Five retired Thoroughbred racehorses will live out the rest of their years grazing in the green pastures of a Taneytown farm, aptly named Renaissance, teaching the public about horses and how to care for them.

“It’s like a second beginning,” Renaissance Farm owner Stacie Nichols said. “It’s just another place to get started again.”

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Stacie and her husband Tom recently brought five horses into the care of their Renaissance Equestrian Foundation through a partnership with the Thoroughbred Retirement Foundation (TRF), a national organization devoted to saving thoroughbreds no longer able to race from possible abuse.

Geldings Son of a General, Sonny’s the One, Mighty Tuff, Green Shoots, and Zyxt came to Renaissance Farm in August, making it Maryland’s first TRF sanctuary farm, according to foundation spokeswoman Jennifer Stevens.

The foundation has 17 farms across nine states, nine of which are sanctuary farms like Renaissance, while the other eight are Second Chances farms that allow inmates to care for horses, Stevens wrote in an email.

The Nichols have lived at 4206 Brown Road since 2017, though the farm was built in 1790, Stacie said. Stacie connected with the foundation through her volunteer work at the Second Chances program in Sykesville at the Central Maryland Correctional Facility.

Stacie heard the foundation wanted to establish a sanctuary farm in Maryland and she mentioned her farm and experience with thoroughbreds. She grew up around horses and, in addition to the retired racers, she has four other horses at the farm, one of them a thoroughbred. She got into the breed when her daughter needed a more athletic horse to ride for pony club, Stacie said.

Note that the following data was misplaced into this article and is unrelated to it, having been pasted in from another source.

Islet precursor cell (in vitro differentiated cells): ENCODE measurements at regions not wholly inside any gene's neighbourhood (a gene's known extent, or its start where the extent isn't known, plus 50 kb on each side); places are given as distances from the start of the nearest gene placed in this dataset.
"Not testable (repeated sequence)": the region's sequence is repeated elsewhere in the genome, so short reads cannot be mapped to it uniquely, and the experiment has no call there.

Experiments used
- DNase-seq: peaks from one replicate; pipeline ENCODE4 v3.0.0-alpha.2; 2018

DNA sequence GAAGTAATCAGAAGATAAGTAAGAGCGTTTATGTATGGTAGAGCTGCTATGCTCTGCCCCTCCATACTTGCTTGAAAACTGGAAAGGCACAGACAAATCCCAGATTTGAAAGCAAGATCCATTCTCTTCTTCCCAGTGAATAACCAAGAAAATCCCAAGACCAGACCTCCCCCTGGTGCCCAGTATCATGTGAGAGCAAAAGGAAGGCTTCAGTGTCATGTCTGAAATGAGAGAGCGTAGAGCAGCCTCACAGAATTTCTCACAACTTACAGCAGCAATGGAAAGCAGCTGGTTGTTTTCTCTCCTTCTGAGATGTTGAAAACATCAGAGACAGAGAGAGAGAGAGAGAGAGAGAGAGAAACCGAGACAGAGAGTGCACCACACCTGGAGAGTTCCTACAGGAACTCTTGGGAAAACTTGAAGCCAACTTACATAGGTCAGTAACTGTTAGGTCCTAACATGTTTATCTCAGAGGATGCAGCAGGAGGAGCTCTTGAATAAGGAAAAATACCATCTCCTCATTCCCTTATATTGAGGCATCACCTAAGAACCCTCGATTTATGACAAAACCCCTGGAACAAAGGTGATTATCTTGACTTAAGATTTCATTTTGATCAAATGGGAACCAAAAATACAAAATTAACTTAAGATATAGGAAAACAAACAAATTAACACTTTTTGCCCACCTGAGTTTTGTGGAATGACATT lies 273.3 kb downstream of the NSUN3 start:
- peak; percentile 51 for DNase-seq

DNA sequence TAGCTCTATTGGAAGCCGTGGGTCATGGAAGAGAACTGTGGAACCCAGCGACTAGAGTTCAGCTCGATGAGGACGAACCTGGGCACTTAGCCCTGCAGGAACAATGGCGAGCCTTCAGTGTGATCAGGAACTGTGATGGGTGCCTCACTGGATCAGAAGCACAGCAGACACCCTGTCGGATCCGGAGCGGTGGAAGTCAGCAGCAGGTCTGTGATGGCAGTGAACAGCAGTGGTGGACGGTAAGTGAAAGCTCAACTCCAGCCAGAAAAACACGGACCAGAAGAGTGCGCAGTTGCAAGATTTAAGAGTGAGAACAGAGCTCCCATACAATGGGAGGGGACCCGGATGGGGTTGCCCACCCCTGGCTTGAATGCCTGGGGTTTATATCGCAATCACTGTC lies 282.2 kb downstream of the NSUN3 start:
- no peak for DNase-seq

The Nichols’ house overlooks the field where four of the thoroughbreds reside — Zyxt, nicknamed “Roo," is living in the barn temporarily while he adjusts.

The retired thoroughbreds will spend most of their time relaxing in their pasture, but Stacie and Tom hope they’ll become familiar faces to the public.

“Outreach, education is the reason why we have them," Stacie said.

She plans to bring in horse care professionals such as veterinarians, farriers, nutritionists, dentists and others to teach people how to care for thoroughbreds. The five retired racehorses will never be ridden again, as they are retired due to injuries, but they’ll interact with people through horse care lessons, Stacie said.

“I always think they should have a purpose,” Stacie said, “just like people.”

An open barn event is planned for Sunday from 1 to 5 p.m. to introduce the horses to the community. The event is free to attend, billed as family-friendly, and aims to educate people on Thoroughbred aftercare. People will be able to give the horses treats. For the humans, there will be snacks and wine, Stacie said.

She plans to reach out to 4-H groups, FFA clubs, scouting groups and more in the future.

Educating the community is Stacie’s ultimate goal, she said, noting that people sometimes get thoroughbreds without really knowing how to care for or train them properly and then people don’t get to fully enjoy them. She described thoroughbreds as an incredibly friendly breed that is also hardworking.